January 5, 2012 by greenhouse04
Do you count?
No, I don’t mean, do you matter, are you needed, should we care about your existence on this earth. I mean literally, do you count?
How many times throughout the week do you count something? The number of times you’ve showered, the number of pairs of socks that are left in your drawer, the number of times the dog has been outside (should he go out again soon?), the minutes before your children’s bedtime, the number of pounds you gained over Christmas. The number of things we consciously or unconsciously count are, well, too many to count.
But are there any times when we shouldn’t count? I mean, what’s wrong with keeping track of things? I believe that we can count too much.
You all know of the Old Testament’s King David. He wrote most of the Psalms, killed Goliath with one smooth stone (he first counted out five stones to be sure, though), was a shepherd before he was a king.
You may also know him for his big sin of adultery and murder – how he lusted after and took another man’s wife, got her pregnant; then to cover his deed, made sure her husband was killed on the battlefield.
This wasn’t his only sin. At one point, another sin caused his kingdom to face a devastating pestilence that killed 70,000 people. What was this sin? … the sin of counting. He took a census of his people, and it was sin. Seems like a pretty normal, even desirable thing for a king to do, right? We certainly take censuses – in fact, our nation just had one in 2010. There’s all sorts of good reasons to take censuses – they help our government know how to better create policies and departments to serve the population with roads, education, and other programs; it helps them divide voting districts more accurately; it helps them better calculate the amount of taxes they should get so they can go ahead and spend them; it helps us know how quickly Americans with European descent are being taken over by Americans with Middle Eastern or Hispanic descent (and start panicking about it); it enables us to compare how poor or obese or uneducated our state is in relation to yours, or how many homeless, drunk, or dependent our city has compared to yours; it gives us pride that while we have hundreds of thousands fewer people than China or India, we can still theoretically whoop them in a war; and on and on. (PLEASE NOTE that anything potentially offensive in this paragraph was said tongue-in-cheek!!)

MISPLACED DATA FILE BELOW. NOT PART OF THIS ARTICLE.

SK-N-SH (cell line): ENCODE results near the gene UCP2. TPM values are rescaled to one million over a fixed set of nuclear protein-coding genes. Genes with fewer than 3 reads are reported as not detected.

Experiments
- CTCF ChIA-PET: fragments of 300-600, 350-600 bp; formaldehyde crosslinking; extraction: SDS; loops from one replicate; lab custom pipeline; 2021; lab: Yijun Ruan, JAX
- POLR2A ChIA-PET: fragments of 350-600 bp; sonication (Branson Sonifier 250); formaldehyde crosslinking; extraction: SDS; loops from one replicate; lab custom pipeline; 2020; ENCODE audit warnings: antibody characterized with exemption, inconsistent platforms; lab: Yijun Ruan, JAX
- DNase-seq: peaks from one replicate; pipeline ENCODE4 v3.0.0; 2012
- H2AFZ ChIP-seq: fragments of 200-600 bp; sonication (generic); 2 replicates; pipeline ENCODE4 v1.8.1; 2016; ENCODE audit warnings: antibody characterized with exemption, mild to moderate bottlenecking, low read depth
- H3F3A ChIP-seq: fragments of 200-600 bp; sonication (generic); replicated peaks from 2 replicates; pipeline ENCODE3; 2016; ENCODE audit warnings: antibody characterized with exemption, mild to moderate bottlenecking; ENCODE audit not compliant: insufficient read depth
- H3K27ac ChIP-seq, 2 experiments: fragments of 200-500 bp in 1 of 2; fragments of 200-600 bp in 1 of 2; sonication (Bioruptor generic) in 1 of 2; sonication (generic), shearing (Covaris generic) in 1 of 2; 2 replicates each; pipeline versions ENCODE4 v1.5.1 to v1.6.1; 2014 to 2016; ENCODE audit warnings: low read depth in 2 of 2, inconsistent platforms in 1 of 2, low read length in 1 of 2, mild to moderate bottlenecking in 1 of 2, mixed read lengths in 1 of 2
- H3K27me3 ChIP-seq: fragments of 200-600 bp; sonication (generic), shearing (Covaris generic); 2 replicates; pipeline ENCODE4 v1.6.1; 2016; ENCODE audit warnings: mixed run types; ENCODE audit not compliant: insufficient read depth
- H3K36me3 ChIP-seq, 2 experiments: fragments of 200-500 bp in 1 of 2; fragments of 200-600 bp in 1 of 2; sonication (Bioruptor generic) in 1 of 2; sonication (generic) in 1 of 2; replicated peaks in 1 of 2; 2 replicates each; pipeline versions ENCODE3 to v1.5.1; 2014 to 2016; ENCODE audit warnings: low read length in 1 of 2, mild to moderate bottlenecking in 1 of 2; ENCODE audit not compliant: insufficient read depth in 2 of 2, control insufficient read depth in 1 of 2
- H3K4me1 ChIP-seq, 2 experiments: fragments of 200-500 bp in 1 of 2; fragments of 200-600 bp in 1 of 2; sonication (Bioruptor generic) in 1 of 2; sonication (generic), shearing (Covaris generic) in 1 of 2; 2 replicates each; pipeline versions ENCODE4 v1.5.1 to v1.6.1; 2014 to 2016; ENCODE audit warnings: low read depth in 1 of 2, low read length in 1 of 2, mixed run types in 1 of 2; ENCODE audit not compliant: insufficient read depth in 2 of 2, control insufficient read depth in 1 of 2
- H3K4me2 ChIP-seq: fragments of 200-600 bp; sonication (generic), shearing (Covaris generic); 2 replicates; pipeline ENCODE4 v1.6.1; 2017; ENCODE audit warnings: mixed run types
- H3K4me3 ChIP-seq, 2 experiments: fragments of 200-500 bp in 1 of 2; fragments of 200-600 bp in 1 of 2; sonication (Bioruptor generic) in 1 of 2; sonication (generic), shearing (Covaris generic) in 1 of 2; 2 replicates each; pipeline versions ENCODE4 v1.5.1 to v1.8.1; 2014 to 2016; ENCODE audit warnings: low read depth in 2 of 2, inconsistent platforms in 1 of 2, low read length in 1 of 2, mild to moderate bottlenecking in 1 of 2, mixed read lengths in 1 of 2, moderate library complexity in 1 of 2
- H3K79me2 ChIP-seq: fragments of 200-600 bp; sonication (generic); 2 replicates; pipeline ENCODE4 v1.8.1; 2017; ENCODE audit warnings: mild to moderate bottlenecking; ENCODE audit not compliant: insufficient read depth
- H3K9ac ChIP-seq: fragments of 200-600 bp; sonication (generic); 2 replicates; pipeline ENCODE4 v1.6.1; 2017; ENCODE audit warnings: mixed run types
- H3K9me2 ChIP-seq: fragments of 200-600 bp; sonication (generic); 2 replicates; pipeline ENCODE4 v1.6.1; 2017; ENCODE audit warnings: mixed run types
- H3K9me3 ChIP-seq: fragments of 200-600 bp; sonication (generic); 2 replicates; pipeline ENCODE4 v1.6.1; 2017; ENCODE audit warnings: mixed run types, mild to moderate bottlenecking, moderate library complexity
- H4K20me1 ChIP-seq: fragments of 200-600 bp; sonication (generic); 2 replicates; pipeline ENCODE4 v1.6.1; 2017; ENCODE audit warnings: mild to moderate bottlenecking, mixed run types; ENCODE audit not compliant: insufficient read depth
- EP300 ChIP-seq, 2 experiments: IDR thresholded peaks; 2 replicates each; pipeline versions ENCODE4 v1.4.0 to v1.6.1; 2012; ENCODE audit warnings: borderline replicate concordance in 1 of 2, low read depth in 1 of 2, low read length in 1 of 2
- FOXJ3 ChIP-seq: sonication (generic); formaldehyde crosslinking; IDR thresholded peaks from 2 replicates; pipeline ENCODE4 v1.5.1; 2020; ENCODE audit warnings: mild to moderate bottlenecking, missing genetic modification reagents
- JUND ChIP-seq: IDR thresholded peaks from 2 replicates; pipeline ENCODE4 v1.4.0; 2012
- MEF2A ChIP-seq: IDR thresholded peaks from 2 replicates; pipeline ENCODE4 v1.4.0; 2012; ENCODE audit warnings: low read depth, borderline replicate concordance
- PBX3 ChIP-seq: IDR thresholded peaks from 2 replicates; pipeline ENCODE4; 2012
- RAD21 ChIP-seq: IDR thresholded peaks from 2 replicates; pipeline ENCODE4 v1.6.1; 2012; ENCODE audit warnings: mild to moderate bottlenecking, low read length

Anyway, now perhaps you may have an inkling as to why King David’s census was a sin against God. The nation of Israel was to actually have only one King – God Himself. They were to trust Him completely, depend on Him to defend them from their enemies, and rely on Him for the prosperity and future of their nation. They were not to rely on numbers, strength, or wealth. David’s census revealed a proud, self-sufficient attitude, and God’s judgment was to remind David and Israel that they were dependent on Him, no matter what their numbers said.
You may think that God’s judgment was harsh, that a lot of innocent lives were taken unjustly because of one man’s sin. But David had ample warning about what he was doing and the consequences. In Exodus 30:12, the nation of Israel was told that if they took a census, each person must offer a bit of money to the Lord as a ransom for his life. If they didn’t do this, God would send a plague among the people. This ransom was to remind people that they are dependent on God for their prosperity and safety, not on their numbers or wealth.
As for one man’s sin affecting many innocent people, this phenomenon is a fact of the nature of sin, seen for the first time in all of mankind being profoundly affected by Adam’s sin. God also addresses it in the righteousness and sacrifice of one Man taking away the sin of many, though we don’t deserve this mercy.
So there are definitely times when it is sinful to count. Sometimes I think the practice of keeping count of church attendance can be sinful – a source of pride; or always calculating how much money one has in savings or assets can be sinful – a source of self-reliance.
But there are also times when we are told to count. In Psalm 90, the Psalmist asks God to “teach us to number our days.” Why? Because we are extremely temporal and He is eternal; our lives pass in a flash compared God’s lasting presence from generation to generation. Therefore, only He can establish the work of our hands.
In the end, whatever we do, we must be sure we are trusting in the One who has all things counted, even the hairs on our heads and the stars in the heavens.